Blonde bombshell Jayne Mansfield was on the downside of an already dodgy career when she agreed to appear in this cheesy travelogue, which purports to follow her as she travels the world and engages in a number of "wild, way-out experiences." Begun in 1964 but not released until 1968, a year after the actress's death, the film should really be filed under "mondo movies" the then-popular genre of lurid exploitation "documentaries" that promised to bring the whole weird world right to your local grindhouse. Mansfield's journey begins in Rome, where a breathy, first-person narrator (not Mansfield, but an uncredited simulation) extols the beauty of the Eternal City while Mansfield herself dodges paparazzi and fanny-pinching locals, fantasizes about hunky gladiators (the clips are from 1960's THE LOVES OF HERCULES, a cheapo Italian sword-and-sandal epic that starred Mansfield and her second husband, bodybuilder Mickey Hargitay) and generally does what Mansfield did best: attract attention. With her mile-high hairdo and her pet Chihuahua, Choo Choo, tucked under her arm, Mansfield hits the French Riviera, twisting sur la plage to the sassy sounds of soul obscurities Rocky Roberts and the Airdales, then bathes topless without revealing too much ("I'm basically very shy," coos the pseudo Jayne) on the island of Levant. Then it's off to Paris apparently the world capital of public sex and voyeurism where, after the obligatory trip to the Eiffel Tower and a quick buff-and-polish at cosmetician Fernand Aubry's salon, Ms. Mansfield and Choo Choo take in a few of Paris's lesser known attractions: a transvestite club where her figure turns the other "girls" "green with jealousy"; an annual "Bust Out" competition in which women's naked breasts are judged by shape, size and contour; and a sexy burlesque show that inspires Mansfield herself to take a lesson at Pierre's Striptease School. On returning to the States, Mansfield stops in at a New York drag pageant, then returns home to L.A., which has in her absence gone totally topless. It's all wonderfully trashy fun, but the good times come to an abrupt halt when the filmmakers, hoping to capitalize on the starlet's sensational death in 1967, cheaply dramatize the car crash that took the lives of Mansfield, her driver, her friend and lawyer, and Choo Choo. The camera then follows a grieving Hargitay as he revisits the "Pink Palace," the mansion he and Mansfield once called home. Tasteless? You bet, but that's exploitation.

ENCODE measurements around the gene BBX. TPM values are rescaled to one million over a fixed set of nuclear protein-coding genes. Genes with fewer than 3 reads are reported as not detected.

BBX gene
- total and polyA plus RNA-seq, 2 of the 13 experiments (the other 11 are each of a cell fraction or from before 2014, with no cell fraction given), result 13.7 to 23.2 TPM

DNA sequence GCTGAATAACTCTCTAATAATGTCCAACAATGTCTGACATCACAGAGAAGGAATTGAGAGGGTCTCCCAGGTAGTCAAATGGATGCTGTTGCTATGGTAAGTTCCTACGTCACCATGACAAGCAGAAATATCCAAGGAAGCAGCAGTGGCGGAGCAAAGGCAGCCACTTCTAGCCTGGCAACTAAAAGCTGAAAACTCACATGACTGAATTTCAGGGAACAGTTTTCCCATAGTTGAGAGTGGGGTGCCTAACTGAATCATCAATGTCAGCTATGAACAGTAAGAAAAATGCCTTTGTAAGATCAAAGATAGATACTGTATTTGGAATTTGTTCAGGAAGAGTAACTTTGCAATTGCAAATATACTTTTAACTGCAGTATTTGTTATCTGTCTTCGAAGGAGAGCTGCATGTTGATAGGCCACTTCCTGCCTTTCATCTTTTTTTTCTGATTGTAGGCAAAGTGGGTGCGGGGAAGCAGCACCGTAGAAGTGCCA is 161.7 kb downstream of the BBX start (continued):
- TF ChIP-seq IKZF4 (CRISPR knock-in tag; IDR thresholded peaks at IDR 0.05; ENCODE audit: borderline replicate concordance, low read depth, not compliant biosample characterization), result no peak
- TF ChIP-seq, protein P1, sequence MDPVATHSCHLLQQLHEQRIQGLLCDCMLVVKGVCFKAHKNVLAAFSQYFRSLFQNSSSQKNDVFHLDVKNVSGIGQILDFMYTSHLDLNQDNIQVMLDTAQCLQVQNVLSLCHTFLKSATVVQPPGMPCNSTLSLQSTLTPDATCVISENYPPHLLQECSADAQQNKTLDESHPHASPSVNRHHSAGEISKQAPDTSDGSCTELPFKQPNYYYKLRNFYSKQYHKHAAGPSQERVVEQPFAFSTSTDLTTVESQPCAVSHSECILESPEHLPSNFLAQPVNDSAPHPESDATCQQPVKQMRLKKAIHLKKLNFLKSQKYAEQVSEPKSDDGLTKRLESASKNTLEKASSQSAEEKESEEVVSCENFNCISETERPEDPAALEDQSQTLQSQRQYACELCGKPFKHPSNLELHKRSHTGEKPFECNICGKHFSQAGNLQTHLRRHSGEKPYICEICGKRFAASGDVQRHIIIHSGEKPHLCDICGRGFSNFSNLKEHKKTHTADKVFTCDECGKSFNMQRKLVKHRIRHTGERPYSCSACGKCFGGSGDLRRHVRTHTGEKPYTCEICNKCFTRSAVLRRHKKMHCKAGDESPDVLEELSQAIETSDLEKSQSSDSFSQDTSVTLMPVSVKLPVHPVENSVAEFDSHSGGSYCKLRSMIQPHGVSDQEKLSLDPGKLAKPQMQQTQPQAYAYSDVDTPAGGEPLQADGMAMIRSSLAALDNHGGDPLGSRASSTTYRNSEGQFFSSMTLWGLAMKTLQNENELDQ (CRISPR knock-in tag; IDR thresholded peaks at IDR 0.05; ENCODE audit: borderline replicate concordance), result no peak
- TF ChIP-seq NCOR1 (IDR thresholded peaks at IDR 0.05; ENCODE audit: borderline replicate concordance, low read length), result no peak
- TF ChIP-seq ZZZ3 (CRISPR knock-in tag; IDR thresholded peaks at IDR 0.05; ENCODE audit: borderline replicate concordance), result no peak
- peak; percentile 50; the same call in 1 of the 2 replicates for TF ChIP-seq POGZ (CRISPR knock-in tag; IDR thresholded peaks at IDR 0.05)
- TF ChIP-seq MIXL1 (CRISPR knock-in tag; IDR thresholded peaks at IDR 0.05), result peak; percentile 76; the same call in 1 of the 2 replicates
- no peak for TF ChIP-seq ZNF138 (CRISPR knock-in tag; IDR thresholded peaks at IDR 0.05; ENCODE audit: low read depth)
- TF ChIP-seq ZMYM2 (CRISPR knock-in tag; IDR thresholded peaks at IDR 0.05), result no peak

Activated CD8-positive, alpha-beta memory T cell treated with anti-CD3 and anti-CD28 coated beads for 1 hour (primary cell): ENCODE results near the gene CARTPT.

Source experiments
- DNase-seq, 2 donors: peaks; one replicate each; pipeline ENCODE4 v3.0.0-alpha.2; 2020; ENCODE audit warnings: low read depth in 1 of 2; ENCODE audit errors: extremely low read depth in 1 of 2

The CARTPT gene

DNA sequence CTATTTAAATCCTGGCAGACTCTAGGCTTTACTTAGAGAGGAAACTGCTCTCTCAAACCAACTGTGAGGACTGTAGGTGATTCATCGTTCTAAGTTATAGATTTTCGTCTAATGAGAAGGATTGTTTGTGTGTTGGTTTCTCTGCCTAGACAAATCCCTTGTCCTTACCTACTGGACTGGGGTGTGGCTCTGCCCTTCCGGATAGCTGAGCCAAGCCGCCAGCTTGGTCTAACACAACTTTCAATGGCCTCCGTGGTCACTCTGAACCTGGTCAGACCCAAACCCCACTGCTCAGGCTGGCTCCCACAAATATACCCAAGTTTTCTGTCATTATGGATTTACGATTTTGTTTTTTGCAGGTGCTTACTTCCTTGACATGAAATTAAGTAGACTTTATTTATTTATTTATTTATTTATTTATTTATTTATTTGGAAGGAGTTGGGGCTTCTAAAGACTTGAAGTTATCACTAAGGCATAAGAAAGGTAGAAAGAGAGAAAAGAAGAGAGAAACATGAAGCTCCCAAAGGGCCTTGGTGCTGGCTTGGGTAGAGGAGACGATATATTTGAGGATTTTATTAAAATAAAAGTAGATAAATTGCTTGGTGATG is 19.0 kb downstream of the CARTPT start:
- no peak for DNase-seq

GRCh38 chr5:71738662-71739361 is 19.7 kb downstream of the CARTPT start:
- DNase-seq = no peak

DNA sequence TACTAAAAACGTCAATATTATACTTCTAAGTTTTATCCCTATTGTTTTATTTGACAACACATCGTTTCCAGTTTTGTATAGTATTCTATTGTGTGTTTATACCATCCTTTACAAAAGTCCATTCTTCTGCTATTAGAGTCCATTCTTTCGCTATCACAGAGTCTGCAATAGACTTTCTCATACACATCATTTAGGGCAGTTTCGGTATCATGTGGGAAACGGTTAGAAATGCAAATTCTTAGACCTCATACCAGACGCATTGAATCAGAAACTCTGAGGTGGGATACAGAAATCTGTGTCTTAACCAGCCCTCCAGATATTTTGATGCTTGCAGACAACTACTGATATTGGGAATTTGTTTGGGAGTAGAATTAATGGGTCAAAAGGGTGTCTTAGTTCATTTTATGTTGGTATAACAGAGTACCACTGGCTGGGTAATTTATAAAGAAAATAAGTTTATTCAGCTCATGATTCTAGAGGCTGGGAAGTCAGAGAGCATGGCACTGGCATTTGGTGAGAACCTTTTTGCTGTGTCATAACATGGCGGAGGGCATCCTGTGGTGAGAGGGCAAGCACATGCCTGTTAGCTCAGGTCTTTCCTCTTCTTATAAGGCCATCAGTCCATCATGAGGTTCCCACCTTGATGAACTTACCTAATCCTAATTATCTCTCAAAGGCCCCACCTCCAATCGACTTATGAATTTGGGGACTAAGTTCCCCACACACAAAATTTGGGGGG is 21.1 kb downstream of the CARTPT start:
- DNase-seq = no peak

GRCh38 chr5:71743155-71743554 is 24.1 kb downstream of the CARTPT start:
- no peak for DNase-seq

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- Rating: NR
- Review: Blonde bombshell Jayne Mansfield was on the downside of an already dodgy career when she agreed to appear in this cheesy travelogue, which purports to follow her as she travels the world and engages in a number of "wild, way-out experiences." Begun in 1964… (more)